First Nations people fear becoming the first climate refugees, and will no longer live on their traditional lands without adequate training or assistance to help them adapt to climate change.

The indigenous leader Michael Anderson wrote an opinion piece for Guardian Australia on Monday which outlined this concern. Anderson wrote that first nations people could become the first to have to make the choice between staying on their land and leaving it, but he says it could also be a pivotal moment for Australia.

“At the recent Northern Territory and Australian Institute of Petroleum annual conferences, one of the meetings was devoted to a review of indigenous energy and resources strategies and discussed how changes in the world economic and geophysical environment are affecting land and water management,” Anderson said.

“The changes to our land have impacts on the indigenous community. To be of further benefit to our people, we need to make a decision. That choice is not in our hands and will be ours to lose or make. We have to make it together.”

Anderson said first nations people face the prospect of leaving their land without help to find a new place to live.

“It’s possible,” he said. “They [government agencies] have little funding to take care of people on our country, so they will find it difficult to manage them.

“That’s the way the world is now, unless first nations get involved and make a strategic decision to take responsibility for those in need, they will all get the short end of the stick.

“The culture of environmental sustainability will be changed. Some communities will be abandoned as the prime minister himself concedes. This will make a big difference to Australia, so there is a real issue that we need to tackle.”

He warned that first nations people were disadvantaged by not being able to take part in decisions about their environment.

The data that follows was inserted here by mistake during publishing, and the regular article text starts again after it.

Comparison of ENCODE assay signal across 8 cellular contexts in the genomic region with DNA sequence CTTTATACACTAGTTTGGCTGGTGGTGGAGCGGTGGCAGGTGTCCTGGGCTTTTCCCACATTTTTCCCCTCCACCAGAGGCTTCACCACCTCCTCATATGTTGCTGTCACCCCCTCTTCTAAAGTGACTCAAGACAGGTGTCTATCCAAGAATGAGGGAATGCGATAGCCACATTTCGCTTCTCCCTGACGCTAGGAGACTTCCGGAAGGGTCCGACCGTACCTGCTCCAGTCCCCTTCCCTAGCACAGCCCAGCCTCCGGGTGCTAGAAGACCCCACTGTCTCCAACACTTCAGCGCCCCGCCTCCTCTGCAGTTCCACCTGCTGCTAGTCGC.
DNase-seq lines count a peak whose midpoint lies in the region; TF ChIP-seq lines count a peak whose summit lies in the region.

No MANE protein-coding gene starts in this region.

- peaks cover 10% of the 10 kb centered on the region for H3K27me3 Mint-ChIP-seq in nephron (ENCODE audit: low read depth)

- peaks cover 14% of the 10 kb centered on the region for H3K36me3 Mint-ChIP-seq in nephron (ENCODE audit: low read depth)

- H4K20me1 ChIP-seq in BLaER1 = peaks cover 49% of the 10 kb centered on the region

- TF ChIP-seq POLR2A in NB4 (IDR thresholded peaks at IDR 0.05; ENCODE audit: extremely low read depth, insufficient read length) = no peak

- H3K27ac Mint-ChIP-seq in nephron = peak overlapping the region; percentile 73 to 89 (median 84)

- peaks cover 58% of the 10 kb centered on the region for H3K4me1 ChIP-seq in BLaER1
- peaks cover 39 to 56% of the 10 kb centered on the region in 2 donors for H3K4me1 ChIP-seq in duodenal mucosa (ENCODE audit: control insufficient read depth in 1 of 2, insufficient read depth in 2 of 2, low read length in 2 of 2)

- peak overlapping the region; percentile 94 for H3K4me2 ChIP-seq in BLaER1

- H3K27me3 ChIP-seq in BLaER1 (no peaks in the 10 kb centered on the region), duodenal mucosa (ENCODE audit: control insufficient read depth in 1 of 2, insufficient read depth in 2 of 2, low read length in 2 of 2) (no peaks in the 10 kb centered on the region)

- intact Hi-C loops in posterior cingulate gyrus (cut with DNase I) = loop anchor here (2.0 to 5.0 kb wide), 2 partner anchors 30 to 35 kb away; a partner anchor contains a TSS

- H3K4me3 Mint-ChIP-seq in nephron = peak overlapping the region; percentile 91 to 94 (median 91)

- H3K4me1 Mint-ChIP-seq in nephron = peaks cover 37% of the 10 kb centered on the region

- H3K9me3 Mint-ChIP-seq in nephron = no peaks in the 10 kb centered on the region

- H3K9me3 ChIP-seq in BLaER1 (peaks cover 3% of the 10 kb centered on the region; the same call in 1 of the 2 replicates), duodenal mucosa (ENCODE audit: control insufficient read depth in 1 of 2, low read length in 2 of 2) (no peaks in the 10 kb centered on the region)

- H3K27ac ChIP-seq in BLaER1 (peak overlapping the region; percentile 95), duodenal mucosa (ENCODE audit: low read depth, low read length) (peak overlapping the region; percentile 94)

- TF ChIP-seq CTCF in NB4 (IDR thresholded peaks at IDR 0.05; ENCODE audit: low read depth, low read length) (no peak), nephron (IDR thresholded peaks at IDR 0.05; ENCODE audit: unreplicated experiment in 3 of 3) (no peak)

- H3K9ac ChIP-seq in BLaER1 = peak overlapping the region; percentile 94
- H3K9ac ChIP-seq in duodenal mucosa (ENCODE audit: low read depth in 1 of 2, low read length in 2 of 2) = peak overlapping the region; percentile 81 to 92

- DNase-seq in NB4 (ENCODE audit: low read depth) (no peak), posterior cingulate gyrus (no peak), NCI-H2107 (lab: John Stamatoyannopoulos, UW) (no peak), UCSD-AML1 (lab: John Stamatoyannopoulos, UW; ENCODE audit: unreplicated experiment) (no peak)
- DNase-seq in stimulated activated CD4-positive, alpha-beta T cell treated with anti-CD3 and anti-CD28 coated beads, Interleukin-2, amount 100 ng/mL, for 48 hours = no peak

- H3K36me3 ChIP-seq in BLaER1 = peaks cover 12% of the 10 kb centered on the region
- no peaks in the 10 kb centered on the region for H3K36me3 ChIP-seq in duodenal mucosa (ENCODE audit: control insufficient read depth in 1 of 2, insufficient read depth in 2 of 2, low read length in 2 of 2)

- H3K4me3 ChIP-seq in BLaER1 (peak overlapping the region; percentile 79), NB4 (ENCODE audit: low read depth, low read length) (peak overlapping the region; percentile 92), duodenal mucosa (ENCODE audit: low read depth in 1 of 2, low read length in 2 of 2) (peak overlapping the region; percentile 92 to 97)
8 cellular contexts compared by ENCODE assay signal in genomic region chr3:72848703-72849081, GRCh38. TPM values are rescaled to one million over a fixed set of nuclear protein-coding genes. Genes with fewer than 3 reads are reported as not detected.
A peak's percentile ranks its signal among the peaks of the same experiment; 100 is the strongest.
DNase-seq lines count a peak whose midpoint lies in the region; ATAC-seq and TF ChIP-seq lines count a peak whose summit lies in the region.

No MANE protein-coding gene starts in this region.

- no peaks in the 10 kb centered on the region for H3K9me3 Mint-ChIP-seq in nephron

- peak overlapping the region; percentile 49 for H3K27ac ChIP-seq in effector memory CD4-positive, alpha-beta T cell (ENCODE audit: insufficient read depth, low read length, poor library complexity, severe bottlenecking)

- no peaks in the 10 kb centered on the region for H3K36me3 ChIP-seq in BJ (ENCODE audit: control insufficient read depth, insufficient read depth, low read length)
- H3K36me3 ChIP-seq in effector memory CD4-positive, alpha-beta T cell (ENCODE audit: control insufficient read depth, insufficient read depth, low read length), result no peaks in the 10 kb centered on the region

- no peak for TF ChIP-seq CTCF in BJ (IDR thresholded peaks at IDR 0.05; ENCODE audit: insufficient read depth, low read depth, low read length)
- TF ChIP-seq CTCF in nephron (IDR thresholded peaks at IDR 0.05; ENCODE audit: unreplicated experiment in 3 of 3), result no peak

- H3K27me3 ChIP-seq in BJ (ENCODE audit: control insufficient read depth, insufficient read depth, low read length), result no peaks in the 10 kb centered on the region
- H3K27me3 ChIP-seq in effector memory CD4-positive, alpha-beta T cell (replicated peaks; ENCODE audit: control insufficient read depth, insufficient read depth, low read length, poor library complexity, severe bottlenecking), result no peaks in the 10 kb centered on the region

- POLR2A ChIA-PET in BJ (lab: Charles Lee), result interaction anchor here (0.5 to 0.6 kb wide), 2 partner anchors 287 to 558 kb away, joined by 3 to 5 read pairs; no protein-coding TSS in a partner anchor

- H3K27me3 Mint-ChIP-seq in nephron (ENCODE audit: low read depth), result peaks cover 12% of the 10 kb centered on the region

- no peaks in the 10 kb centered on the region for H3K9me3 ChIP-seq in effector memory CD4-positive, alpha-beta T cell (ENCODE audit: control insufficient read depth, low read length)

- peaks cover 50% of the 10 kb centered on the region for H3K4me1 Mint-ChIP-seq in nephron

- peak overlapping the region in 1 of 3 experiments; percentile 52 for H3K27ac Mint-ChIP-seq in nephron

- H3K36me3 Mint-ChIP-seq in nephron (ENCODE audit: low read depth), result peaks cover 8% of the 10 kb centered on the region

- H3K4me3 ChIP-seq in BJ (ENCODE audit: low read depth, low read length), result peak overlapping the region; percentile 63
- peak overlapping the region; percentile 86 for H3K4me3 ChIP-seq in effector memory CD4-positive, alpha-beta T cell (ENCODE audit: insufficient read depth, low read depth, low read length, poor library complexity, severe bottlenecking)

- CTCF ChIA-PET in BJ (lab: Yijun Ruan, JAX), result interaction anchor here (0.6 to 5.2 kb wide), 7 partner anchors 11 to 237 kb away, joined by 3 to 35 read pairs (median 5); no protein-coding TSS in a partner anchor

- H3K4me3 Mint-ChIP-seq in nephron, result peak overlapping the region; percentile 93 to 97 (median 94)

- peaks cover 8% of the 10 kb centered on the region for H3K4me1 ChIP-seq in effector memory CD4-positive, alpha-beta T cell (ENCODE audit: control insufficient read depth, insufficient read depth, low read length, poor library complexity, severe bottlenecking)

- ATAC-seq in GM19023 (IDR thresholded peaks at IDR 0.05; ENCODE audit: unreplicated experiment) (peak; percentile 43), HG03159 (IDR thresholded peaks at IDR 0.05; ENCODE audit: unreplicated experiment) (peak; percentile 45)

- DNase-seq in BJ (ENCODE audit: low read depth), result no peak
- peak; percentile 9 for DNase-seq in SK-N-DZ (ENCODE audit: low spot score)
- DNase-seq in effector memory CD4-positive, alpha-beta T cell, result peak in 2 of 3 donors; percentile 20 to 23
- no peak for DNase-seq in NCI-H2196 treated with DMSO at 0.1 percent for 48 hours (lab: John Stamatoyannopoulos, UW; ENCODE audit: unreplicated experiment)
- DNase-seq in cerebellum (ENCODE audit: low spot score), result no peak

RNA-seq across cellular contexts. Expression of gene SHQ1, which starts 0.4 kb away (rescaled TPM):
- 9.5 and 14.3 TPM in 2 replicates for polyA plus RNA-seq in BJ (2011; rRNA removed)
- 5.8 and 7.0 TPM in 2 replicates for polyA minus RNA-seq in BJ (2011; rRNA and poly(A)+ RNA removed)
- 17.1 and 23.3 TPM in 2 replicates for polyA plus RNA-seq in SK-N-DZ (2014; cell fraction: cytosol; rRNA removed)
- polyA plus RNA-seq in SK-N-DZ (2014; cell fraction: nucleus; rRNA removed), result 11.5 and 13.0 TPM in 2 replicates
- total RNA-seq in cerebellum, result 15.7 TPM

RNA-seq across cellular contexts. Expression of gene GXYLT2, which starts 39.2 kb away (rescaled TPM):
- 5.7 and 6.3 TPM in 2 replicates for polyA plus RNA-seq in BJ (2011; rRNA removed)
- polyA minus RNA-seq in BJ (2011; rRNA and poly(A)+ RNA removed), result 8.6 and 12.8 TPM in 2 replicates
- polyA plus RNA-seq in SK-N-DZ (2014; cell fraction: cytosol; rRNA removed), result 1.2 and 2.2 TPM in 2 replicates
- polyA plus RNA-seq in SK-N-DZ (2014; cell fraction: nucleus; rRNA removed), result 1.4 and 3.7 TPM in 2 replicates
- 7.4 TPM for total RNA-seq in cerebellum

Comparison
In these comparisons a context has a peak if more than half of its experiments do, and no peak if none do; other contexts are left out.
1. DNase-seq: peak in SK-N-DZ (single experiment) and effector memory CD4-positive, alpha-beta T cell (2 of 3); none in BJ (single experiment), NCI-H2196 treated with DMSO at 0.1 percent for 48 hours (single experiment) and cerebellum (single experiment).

“This is a contradiction. If Aboriginal people can work with industry, they should have a role in helping manage the environment,” he said.

“They are given a closed mind, either to avoid working with industry in a consultative manner to avoid the companies undermining our cultural and spiritual beliefs or they are shut out of the decision making about how industries or our relationship with governments impacts our country. That’s the way our cultural and spiritual beliefs allow.”

He said first nations people believed in reconciliation between different races but could not do that if they were “shut out” of the decision making process.

“There are some things that each culture owns and has an issue of how to get back on track and restoring the connection with our ancestors. We have found strength in our faith in living our way and who we are. We come together in song and dance, dance and song.

“Unfortunately, we don’t have the communication with everyone to get a better understanding. We had that freedom at that time of us being on the land, with a feeling of spirituality. We have a formal relationship with the land and we are not as widely aware of that as we are of our sacred culture and spiritual practices.”

Anderson said the legal and cultural backing for first nations people to manage the environment was not there to help them make better decisions.

“We also need a different type of government leadership, because the relationships between us and everyone else are different. There are certain indigenous ways of talking and government needs to work with first nations as good neighbours.”